2 responses to “Some Thoughts on Mentoring”

  1. GEARS

    I think it’s very useful to establish some basic ground rules. I’ve blogged about this on my normal site (http://gears-tt.blogspot.com/2011/03/advisor-advisee-expectations.html if interested).

    I think it’s actually easier to seek out your mentor once you know what you want. (I know that sounds dumb.) But it may help to do some mentoring of your own first. Generally, you’ll treat your mentee how you would like to be treated and from that, you’ll figure out what you’re looking for.

    With that said, it’s still hard to find the right mentor and I don’t think you will find 100% of what you’re looking for in one person. You may need several mentors with whom you only discuss one or two things and seek out other mentors that might be able to help you in other areas.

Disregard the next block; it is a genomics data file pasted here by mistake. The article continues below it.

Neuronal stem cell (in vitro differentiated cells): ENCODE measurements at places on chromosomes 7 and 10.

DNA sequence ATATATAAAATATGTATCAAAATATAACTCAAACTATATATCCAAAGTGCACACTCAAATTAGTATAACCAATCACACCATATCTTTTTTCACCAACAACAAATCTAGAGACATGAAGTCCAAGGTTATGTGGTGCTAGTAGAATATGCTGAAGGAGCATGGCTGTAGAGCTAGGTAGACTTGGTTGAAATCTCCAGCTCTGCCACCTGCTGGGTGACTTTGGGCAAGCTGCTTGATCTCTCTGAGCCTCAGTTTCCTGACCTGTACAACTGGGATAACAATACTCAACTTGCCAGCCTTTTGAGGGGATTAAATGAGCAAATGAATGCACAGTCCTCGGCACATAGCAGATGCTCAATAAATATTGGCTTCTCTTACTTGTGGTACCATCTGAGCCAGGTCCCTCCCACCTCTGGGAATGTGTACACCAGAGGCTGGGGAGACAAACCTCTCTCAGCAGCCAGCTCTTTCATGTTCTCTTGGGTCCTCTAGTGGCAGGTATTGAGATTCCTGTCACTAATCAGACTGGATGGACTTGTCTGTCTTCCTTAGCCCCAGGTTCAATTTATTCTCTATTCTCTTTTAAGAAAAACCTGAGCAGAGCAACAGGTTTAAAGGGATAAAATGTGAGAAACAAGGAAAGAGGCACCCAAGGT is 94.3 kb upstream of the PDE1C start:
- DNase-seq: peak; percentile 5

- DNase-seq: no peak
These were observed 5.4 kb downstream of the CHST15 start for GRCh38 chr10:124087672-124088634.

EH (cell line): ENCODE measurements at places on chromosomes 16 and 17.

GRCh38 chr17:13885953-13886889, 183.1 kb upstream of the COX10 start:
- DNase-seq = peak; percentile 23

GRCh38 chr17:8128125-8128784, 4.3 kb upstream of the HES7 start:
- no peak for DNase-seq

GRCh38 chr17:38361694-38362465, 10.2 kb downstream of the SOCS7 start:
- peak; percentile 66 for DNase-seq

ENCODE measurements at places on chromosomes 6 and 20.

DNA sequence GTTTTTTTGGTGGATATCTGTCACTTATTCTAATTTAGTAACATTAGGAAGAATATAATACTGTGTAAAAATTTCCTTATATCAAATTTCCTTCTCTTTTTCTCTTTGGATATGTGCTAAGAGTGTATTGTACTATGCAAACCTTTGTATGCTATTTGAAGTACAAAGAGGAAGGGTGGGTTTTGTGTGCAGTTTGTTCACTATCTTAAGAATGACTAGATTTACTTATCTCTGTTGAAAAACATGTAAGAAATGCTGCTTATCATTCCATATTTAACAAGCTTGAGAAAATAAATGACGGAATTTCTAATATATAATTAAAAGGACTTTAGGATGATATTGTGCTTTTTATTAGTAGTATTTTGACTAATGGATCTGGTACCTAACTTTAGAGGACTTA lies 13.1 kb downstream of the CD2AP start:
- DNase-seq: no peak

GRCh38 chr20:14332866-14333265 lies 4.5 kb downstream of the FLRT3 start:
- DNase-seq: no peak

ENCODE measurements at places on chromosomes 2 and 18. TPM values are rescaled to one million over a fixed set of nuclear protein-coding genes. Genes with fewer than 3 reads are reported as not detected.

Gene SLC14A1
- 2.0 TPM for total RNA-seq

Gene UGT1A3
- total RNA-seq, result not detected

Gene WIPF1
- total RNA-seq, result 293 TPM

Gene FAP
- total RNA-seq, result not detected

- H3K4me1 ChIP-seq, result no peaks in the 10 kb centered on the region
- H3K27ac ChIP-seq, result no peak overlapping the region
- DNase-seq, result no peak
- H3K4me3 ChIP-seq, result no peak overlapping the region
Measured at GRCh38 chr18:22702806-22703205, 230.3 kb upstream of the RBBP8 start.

2. Taylor Michaels

    Thinking of my career retrospectively, you have a great point. Almost none of my supervisors were mentors. Maybe one or two, and then only in a minor capacity.

    I never thought about it before, but wouldn’t it have been better if someone had taken up that role? Of course. Why should each young engineer have to seek out his or her teachers? And why should those teachers not get credit for what they have done?

    My mentors were departmental experts. Fluid flow, heat transfer, distillation. Whatever I needed at the time. Sad when you think about it. Mentoring should be a supervisory requirement. Supervisors should be evaluated on their mentoring ability.

    My current career is writing. Who are my mentors? Books, internet articles, the school of hard knocks. The environment of eBooks is changing so quickly that I don’t really think there are any experts, just a lot of opinions. Maybe my career as an engineer was good preparation for a field with much theory and little practical knowledge.